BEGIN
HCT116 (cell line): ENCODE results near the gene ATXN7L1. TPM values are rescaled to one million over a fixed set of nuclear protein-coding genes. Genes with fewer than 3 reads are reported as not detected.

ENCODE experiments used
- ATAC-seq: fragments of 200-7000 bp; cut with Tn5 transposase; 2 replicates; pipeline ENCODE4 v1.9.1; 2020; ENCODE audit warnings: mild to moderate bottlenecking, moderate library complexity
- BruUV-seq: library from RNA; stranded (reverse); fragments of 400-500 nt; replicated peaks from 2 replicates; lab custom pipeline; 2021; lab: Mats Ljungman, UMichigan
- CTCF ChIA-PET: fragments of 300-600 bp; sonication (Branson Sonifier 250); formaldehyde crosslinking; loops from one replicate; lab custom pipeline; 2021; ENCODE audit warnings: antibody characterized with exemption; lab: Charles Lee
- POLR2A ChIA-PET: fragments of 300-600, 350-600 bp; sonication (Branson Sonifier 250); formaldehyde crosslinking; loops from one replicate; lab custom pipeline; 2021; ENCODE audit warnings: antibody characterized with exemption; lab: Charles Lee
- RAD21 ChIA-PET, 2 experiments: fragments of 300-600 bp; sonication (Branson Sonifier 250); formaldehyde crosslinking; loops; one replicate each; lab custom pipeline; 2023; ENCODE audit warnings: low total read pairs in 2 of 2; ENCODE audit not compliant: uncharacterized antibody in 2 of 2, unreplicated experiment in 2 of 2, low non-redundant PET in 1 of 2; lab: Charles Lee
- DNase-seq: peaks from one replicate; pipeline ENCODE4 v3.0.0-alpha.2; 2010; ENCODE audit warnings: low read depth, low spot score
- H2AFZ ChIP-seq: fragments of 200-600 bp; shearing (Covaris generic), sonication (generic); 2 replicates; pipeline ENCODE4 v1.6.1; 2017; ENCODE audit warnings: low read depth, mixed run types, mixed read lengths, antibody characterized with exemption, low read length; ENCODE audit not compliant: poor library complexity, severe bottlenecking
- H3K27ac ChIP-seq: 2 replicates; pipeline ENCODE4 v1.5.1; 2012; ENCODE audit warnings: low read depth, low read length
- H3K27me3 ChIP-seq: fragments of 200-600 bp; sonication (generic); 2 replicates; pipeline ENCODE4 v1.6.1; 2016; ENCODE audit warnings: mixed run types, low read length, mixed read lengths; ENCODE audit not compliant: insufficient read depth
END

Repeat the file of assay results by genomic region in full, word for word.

HCT116 (cell line): ENCODE results near the gene ATXN7L1. TPM values are rescaled to one million over a fixed set of nuclear protein-coding genes. Genes with fewer than 3 reads are reported as not detected.

ENCODE experiments used
- ATAC-seq: fragments of 200-7000 bp; cut with Tn5 transposase; 2 replicates; pipeline ENCODE4 v1.9.1; 2020; ENCODE audit warnings: mild to moderate bottlenecking, moderate library complexity
- BruUV-seq: library from RNA; stranded (reverse); fragments of 400-500 nt; replicated peaks from 2 replicates; lab custom pipeline; 2021; lab: Mats Ljungman, UMichigan
- CTCF ChIA-PET: fragments of 300-600 bp; sonication (Branson Sonifier 250); formaldehyde crosslinking; loops from one replicate; lab custom pipeline; 2021; ENCODE audit warnings: antibody characterized with exemption; lab: Charles Lee
- POLR2A ChIA-PET: fragments of 300-600, 350-600 bp; sonication (Branson Sonifier 250); formaldehyde crosslinking; loops from one replicate; lab custom pipeline; 2021; ENCODE audit warnings: antibody characterized with exemption; lab: Charles Lee
- RAD21 ChIA-PET, 2 experiments: fragments of 300-600 bp; sonication (Branson Sonifier 250); formaldehyde crosslinking; loops; one replicate each; lab custom pipeline; 2023; ENCODE audit warnings: low total read pairs in 2 of 2; ENCODE audit not compliant: uncharacterized antibody in 2 of 2, unreplicated experiment in 2 of 2, low non-redundant PET in 1 of 2; lab: Charles Lee
- DNase-seq: peaks from one replicate; pipeline ENCODE4 v3.0.0-alpha.2; 2010; ENCODE audit warnings: low read depth, low spot score
- H2AFZ ChIP-seq: fragments of 200-600 bp; shearing (Covaris generic), sonication (generic); 2 replicates; pipeline ENCODE4 v1.6.1; 2017; ENCODE audit warnings: low read depth, mixed run types, mixed read lengths, antibody characterized with exemption, low read length; ENCODE audit not compliant: poor library complexity, severe bottlenecking
- H3K27ac ChIP-seq: 2 replicates; pipeline ENCODE4 v1.5.1; 2012; ENCODE audit warnings: low read depth, low read length
- H3K27me3 ChIP-seq: fragments of 200-600 bp; sonication (generic); 2 replicates; pipeline ENCODE4 v1.6.1; 2016; ENCODE audit warnings: mixed run types, low read length, mixed read lengths; ENCODE audit not compliant: insufficient read depth